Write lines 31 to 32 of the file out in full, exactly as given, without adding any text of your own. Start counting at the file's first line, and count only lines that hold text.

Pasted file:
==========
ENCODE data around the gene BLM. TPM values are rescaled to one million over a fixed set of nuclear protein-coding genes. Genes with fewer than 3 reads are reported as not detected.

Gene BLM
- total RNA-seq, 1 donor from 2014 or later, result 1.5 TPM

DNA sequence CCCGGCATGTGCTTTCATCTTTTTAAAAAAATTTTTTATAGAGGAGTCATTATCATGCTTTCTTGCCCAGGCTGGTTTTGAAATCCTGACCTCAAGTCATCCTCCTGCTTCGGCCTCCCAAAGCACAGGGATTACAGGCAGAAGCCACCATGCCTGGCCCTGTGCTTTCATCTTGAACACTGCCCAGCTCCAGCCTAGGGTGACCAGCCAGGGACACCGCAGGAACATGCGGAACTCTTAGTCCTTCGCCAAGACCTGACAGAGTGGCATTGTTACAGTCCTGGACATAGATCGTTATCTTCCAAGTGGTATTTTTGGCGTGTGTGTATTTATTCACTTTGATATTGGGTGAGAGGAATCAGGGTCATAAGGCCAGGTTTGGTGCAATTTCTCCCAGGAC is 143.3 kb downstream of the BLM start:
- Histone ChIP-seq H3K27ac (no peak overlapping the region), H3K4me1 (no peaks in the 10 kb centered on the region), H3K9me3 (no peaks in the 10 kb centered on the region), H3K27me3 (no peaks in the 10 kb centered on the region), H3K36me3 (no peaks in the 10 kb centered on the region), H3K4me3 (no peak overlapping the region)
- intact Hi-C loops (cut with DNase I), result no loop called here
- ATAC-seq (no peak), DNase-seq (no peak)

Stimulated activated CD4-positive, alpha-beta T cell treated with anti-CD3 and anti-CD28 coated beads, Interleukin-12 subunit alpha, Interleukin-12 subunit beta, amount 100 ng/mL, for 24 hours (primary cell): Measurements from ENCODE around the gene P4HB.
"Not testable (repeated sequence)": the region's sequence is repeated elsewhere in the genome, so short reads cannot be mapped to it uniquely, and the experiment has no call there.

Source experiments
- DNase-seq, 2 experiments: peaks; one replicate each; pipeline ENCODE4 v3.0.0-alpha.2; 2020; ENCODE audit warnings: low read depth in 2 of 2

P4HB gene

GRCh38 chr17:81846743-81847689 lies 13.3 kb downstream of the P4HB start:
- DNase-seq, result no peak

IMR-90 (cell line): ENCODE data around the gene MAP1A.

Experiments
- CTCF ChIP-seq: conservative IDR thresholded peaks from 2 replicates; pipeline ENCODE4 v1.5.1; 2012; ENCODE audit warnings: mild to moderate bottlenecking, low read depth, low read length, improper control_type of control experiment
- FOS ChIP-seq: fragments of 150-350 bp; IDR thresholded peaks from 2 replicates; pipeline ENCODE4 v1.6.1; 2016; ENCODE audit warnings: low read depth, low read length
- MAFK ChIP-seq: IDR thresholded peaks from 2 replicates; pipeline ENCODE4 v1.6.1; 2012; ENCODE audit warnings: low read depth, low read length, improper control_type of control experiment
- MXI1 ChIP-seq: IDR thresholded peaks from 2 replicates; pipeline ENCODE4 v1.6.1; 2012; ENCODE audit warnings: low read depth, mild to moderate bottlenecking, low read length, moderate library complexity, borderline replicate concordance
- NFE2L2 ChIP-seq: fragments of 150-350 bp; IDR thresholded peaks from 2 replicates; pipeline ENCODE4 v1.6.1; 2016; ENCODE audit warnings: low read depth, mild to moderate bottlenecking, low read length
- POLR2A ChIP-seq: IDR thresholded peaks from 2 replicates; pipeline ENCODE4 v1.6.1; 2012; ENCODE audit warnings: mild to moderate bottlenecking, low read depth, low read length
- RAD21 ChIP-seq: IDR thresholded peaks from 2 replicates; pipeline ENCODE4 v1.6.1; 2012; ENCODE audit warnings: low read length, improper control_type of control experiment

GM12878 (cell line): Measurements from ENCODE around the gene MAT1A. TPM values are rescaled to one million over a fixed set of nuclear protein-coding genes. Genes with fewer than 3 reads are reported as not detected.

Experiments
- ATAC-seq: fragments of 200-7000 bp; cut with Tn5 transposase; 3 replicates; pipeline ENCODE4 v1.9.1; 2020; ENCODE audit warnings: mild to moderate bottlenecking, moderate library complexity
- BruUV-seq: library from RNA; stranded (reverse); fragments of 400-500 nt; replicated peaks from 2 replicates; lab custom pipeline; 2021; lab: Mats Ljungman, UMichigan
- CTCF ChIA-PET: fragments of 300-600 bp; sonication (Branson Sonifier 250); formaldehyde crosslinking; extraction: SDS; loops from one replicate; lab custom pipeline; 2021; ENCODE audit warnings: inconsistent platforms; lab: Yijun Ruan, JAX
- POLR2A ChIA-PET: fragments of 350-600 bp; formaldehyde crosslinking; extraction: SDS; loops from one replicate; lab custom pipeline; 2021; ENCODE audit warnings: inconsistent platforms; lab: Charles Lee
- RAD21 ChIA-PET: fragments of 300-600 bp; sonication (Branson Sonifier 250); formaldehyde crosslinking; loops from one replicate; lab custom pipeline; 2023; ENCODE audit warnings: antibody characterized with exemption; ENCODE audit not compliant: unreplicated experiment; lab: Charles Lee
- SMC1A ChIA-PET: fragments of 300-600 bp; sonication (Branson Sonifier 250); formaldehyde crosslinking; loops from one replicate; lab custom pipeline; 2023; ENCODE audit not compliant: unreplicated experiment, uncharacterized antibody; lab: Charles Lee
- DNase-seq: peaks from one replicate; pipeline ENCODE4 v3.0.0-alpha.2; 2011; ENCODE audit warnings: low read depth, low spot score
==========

- SMC1A ChIA-PET: fragments of 300-600 bp; sonication (Branson Sonifier 250); formaldehyde crosslinking; loops from one replicate; lab custom pipeline; 2023; ENCODE audit not compliant: unreplicated experiment, uncharacterized antibody; lab: Charles Lee
- DNase-seq: peaks from one replicate; pipeline ENCODE4 v3.0.0-alpha.2; 2011; ENCODE audit warnings: low read depth, low spot score